FutureBanker: Can Wells Fargo drive the smart card revolution?
Nigg: Visionaries call this a brave new world; we believe the brave new world will work best when more people adopt it. We alone cannot drive the revolution; we can certainly influence it, and I know we are. So if the revolution is going to happen-and it's in our interest as a company for it to happen-then it's going to happen because a group of influential banks adopted (it) to move forward.
FB: How are a growing number of alliances changing the rules of the financial services game?
Nigg: It's called coopetition, and it's a great name because coopetition is the nature of the future game. Historically, banks were able to act as islands in their own worlds; other banks were their competition and while consortia did exist-witness Visa and Mastercard-it was less the order of the day and more focused on how we compete with each other. The realities are that, as we move down a rapid technological path, a lot of the initiatives that need to take place require a lot more cooperation.
I'll give you two perfect examples, right now at the very top of the heap: One is bill presentment, which I believe can only be executed by a cohesive industry approach, and the other is smart cards, where if we try and create 37 different versions of smart cards, we simply won't get the business off the ground and we'll lose a wonderful opportunity. And the risk we run is that some other industry will capture the market. Banks have all the advantages on their side: We have consumers as customers, businesses as customers-so we have both ends of the transaction, we just need to create the infrastructure. And, in the case of smart cards, we are massive deployers of cards today. So we already have a vested interest in cards; it's a logical extension to make to the smart card.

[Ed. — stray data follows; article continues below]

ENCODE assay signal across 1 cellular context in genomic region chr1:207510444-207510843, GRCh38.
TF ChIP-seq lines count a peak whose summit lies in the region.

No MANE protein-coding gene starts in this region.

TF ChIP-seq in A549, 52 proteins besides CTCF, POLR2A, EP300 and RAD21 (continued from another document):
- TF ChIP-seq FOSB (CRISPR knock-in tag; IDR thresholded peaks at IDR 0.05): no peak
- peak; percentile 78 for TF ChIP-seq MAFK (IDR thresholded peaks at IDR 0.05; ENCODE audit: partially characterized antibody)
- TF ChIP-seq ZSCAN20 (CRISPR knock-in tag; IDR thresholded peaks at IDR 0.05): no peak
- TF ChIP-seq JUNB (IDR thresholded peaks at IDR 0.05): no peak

Let's say that we all agree that smart cards are the logical way for customers to initiate and identify themselves for on-line interfaces. So your Internet access in the future will be initiated out of a smart card because of security reasons. And let's say that Hewlett-Packard, Microsoft and others all believe that-and I believe they do. Now, somewhere along the line, they're going to build the infrastructure to do all of this, but they need a card out there that's going to do that. Now, I believe today that they are perfectly willing for the banks to take a lead in that process, to initiate the issue of cards and the process of verification. But if the banks do not do that within a reasonable period of time, they will have to do it themselves because they really need that capability for the next generation of electronic commerce. And they have a vested interest in that as great as anyone else's.
FB: How can you make a business case for smart cards to senior management when none exists?